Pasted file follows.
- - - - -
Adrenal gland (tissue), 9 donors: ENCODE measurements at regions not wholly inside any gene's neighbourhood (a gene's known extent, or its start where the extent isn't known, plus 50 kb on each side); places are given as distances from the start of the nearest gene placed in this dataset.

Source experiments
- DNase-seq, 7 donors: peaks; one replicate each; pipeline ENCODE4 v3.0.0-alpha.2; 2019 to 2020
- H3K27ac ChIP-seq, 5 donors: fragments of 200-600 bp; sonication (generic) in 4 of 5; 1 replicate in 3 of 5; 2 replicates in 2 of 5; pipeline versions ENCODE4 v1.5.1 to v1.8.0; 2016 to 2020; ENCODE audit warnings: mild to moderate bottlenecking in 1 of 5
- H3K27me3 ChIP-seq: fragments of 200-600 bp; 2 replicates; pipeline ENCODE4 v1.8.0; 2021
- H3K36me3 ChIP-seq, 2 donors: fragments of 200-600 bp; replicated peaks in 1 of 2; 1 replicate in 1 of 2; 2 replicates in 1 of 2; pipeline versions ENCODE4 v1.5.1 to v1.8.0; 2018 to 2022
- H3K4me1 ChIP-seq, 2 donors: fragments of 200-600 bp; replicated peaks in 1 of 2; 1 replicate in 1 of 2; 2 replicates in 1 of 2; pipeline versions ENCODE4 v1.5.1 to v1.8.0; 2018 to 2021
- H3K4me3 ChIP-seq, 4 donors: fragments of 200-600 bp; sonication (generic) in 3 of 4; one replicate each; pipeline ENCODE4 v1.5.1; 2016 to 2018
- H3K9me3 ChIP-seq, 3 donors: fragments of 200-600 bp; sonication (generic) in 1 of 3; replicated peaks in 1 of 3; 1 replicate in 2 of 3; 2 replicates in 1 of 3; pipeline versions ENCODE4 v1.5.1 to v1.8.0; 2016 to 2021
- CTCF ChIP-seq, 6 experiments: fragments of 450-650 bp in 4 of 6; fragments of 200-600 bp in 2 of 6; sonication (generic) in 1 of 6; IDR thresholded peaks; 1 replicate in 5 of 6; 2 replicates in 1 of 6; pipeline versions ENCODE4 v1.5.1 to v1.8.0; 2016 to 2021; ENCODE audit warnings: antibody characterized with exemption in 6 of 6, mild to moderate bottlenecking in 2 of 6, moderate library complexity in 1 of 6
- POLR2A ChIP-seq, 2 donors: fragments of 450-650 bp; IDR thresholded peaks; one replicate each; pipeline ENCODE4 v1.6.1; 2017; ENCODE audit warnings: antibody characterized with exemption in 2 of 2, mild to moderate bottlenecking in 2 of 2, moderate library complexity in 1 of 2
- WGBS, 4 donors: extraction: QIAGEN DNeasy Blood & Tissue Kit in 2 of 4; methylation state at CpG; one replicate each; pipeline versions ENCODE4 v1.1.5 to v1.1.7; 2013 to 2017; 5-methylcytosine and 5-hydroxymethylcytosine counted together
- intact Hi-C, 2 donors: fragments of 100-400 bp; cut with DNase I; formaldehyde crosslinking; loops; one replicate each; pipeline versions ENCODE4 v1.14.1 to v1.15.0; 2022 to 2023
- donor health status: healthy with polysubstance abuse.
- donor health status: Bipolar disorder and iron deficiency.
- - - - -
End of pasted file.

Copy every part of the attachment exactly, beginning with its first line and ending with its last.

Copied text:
Adrenal gland (tissue), 9 donors: ENCODE measurements at regions not wholly inside any gene's neighbourhood (a gene's known extent, or its start where the extent isn't known, plus 50 kb on each side); places are given as distances from the start of the nearest gene placed in this dataset.

Source experiments
- DNase-seq, 7 donors: peaks; one replicate each; pipeline ENCODE4 v3.0.0-alpha.2; 2019 to 2020
- H3K27ac ChIP-seq, 5 donors: fragments of 200-600 bp; sonication (generic) in 4 of 5; 1 replicate in 3 of 5; 2 replicates in 2 of 5; pipeline versions ENCODE4 v1.5.1 to v1.8.0; 2016 to 2020; ENCODE audit warnings: mild to moderate bottlenecking in 1 of 5
- H3K27me3 ChIP-seq: fragments of 200-600 bp; 2 replicates; pipeline ENCODE4 v1.8.0; 2021
- H3K36me3 ChIP-seq, 2 donors: fragments of 200-600 bp; replicated peaks in 1 of 2; 1 replicate in 1 of 2; 2 replicates in 1 of 2; pipeline versions ENCODE4 v1.5.1 to v1.8.0; 2018 to 2022
- H3K4me1 ChIP-seq, 2 donors: fragments of 200-600 bp; replicated peaks in 1 of 2; 1 replicate in 1 of 2; 2 replicates in 1 of 2; pipeline versions ENCODE4 v1.5.1 to v1.8.0; 2018 to 2021
- H3K4me3 ChIP-seq, 4 donors: fragments of 200-600 bp; sonication (generic) in 3 of 4; one replicate each; pipeline ENCODE4 v1.5.1; 2016 to 2018
- H3K9me3 ChIP-seq, 3 donors: fragments of 200-600 bp; sonication (generic) in 1 of 3; replicated peaks in 1 of 3; 1 replicate in 2 of 3; 2 replicates in 1 of 3; pipeline versions ENCODE4 v1.5.1 to v1.8.0; 2016 to 2021
- CTCF ChIP-seq, 6 experiments: fragments of 450-650 bp in 4 of 6; fragments of 200-600 bp in 2 of 6; sonication (generic) in 1 of 6; IDR thresholded peaks; 1 replicate in 5 of 6; 2 replicates in 1 of 6; pipeline versions ENCODE4 v1.5.1 to v1.8.0; 2016 to 2021; ENCODE audit warnings: antibody characterized with exemption in 6 of 6, mild to moderate bottlenecking in 2 of 6, moderate library complexity in 1 of 6
- POLR2A ChIP-seq, 2 donors: fragments of 450-650 bp; IDR thresholded peaks; one replicate each; pipeline ENCODE4 v1.6.1; 2017; ENCODE audit warnings: antibody characterized with exemption in 2 of 2, mild to moderate bottlenecking in 2 of 2, moderate library complexity in 1 of 2
- WGBS, 4 donors: extraction: QIAGEN DNeasy Blood & Tissue Kit in 2 of 4; methylation state at CpG; one replicate each; pipeline versions ENCODE4 v1.1.5 to v1.1.7; 2013 to 2017; 5-methylcytosine and 5-hydroxymethylcytosine counted together
- intact Hi-C, 2 donors: fragments of 100-400 bp; cut with DNase I; formaldehyde crosslinking; loops; one replicate each; pipeline versions ENCODE4 v1.14.1 to v1.15.0; 2022 to 2023
- donor health status: healthy with polysubstance abuse.
- donor health status: Bipolar disorder and iron deficiency.